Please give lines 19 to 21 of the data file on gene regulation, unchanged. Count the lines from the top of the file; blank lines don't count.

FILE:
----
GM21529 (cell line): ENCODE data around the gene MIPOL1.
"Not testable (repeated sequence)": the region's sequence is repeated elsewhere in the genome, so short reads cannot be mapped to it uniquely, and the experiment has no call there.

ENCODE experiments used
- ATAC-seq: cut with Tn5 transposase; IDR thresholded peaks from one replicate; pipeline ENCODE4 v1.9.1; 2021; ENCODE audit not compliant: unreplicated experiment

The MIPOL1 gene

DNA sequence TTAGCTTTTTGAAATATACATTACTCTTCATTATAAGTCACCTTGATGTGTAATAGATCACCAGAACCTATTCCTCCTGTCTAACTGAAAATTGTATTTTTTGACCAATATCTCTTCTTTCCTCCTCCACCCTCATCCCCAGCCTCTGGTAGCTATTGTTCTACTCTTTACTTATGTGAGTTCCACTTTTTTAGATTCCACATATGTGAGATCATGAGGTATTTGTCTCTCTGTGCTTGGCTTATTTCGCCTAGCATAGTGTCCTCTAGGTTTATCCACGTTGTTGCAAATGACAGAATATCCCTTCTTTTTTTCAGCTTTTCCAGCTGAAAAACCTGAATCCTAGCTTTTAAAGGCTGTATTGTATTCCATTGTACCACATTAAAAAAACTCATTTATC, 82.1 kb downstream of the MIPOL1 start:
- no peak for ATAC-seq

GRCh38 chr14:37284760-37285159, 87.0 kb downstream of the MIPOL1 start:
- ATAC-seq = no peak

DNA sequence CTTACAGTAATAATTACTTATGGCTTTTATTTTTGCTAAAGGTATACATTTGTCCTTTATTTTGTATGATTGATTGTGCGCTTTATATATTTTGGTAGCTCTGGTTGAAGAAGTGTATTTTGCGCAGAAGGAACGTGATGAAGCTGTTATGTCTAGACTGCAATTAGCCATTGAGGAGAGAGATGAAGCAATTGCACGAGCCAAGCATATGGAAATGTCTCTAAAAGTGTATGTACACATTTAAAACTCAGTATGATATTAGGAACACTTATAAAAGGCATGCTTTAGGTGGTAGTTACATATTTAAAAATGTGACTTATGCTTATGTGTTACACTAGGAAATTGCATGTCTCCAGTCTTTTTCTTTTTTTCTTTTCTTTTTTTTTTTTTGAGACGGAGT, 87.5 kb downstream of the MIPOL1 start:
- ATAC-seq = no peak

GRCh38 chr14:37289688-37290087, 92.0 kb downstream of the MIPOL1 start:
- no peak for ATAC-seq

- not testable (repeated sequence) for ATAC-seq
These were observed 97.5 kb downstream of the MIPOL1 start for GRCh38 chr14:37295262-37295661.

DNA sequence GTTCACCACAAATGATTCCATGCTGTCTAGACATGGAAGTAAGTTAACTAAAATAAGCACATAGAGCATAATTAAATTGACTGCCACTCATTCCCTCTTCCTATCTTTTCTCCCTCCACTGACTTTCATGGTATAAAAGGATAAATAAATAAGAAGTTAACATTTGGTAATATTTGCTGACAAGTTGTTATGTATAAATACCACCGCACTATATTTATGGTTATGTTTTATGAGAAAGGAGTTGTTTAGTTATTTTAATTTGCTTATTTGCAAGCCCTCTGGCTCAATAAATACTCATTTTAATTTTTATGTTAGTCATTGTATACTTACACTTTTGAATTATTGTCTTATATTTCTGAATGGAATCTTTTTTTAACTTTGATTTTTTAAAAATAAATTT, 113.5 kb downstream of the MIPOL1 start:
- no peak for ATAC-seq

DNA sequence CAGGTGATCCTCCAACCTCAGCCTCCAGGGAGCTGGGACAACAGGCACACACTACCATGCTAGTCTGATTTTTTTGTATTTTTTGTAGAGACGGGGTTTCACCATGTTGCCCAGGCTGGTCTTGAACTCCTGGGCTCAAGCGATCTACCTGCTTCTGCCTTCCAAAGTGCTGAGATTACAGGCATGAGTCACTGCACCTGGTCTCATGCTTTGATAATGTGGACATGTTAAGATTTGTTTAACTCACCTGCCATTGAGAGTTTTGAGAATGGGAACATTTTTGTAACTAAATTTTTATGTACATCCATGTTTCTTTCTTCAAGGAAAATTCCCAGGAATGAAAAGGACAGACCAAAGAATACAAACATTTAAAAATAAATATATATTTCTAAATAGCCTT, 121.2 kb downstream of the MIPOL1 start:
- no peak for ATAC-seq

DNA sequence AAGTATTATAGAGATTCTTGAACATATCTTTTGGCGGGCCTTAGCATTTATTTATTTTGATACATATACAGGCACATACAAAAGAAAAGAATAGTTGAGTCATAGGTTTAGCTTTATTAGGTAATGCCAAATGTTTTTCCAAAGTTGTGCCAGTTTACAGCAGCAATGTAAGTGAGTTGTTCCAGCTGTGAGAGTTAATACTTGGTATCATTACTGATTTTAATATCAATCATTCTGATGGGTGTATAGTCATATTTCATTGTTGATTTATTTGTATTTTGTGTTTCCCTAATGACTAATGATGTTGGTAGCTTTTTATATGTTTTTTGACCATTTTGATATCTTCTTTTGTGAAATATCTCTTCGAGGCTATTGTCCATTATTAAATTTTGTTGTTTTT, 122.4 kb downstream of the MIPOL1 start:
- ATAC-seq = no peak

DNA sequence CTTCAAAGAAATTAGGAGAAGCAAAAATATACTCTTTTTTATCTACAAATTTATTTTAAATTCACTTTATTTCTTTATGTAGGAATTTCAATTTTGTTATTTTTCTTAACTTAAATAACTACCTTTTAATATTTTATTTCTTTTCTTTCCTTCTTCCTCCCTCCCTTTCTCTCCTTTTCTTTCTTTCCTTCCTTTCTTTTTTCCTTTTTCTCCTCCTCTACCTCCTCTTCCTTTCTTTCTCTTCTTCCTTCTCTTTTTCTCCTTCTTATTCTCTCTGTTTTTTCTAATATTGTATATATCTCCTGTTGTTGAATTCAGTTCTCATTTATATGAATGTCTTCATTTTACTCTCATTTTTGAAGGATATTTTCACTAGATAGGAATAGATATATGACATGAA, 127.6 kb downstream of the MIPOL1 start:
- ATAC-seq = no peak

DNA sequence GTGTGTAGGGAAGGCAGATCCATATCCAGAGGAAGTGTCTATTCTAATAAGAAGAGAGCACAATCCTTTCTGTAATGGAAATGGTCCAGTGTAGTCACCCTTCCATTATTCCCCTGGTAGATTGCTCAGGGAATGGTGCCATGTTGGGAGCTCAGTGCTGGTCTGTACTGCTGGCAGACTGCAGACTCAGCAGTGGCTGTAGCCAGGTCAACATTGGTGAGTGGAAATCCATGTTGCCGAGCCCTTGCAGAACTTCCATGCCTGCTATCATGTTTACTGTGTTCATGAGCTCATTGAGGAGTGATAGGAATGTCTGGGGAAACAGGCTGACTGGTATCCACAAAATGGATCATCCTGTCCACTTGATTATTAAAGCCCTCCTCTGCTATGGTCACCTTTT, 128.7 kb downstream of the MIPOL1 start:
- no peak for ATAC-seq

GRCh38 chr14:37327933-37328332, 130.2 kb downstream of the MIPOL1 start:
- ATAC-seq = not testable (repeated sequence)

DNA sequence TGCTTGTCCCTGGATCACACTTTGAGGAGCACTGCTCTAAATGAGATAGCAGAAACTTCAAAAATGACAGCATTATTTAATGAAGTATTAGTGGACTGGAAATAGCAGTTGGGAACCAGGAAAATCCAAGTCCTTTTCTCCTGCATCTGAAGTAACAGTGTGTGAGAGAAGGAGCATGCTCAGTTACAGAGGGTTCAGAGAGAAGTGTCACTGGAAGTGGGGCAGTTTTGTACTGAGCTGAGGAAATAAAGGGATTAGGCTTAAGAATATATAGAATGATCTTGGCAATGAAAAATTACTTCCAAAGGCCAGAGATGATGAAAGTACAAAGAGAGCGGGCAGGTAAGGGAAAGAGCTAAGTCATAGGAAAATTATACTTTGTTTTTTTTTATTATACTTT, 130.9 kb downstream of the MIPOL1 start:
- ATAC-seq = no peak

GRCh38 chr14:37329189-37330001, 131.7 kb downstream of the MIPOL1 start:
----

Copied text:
- no peak for ATAC-seq

DNA sequence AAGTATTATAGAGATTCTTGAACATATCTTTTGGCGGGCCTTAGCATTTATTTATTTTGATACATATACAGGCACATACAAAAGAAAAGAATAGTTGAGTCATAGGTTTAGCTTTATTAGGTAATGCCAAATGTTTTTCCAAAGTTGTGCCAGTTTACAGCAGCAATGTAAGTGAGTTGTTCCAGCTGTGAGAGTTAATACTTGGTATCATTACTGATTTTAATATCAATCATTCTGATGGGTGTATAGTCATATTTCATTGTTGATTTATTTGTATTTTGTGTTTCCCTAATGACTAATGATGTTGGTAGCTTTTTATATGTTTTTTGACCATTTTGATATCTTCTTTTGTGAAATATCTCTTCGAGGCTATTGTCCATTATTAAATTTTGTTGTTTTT, 122.4 kb downstream of the MIPOL1 start:
- ATAC-seq = no peak